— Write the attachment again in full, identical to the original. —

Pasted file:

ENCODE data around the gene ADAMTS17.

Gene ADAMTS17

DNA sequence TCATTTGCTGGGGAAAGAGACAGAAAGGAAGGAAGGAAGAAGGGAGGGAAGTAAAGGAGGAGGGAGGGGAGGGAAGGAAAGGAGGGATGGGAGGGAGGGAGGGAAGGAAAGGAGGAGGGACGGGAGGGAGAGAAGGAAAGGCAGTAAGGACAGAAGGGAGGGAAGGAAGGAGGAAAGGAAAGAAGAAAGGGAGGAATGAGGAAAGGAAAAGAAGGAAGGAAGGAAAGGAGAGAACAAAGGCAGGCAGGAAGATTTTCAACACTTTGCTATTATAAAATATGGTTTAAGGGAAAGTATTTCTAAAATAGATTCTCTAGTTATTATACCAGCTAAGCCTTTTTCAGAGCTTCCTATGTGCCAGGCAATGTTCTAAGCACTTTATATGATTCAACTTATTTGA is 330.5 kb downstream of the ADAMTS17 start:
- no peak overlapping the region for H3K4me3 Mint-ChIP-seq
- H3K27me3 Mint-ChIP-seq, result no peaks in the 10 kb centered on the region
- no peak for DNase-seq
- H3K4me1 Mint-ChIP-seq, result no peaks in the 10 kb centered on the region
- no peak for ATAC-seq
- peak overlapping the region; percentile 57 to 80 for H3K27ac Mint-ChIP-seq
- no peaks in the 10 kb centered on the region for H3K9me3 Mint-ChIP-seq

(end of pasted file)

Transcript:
ENCODE data around the gene ADAMTS17.

Gene ADAMTS17

DNA sequence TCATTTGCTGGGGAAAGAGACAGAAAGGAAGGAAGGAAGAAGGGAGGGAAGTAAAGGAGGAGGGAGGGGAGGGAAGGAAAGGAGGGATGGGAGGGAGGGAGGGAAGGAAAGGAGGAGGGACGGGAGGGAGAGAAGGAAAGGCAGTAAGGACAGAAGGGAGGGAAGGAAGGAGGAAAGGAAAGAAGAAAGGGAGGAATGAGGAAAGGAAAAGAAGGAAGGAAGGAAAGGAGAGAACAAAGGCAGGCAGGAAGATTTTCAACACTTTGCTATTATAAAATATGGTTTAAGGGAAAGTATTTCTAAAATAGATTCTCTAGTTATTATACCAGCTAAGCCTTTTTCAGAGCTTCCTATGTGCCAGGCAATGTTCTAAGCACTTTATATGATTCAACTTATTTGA is 330.5 kb downstream of the ADAMTS17 start:
- no peak overlapping the region for H3K4me3 Mint-ChIP-seq
- H3K27me3 Mint-ChIP-seq, result no peaks in the 10 kb centered on the region
- no peak for DNase-seq
- H3K4me1 Mint-ChIP-seq, result no peaks in the 10 kb centered on the region
- no peak for ATAC-seq
- peak overlapping the region; percentile 57 to 80 for H3K27ac Mint-ChIP-seq
- no peaks in the 10 kb centered on the region for H3K9me3 Mint-ChIP-seq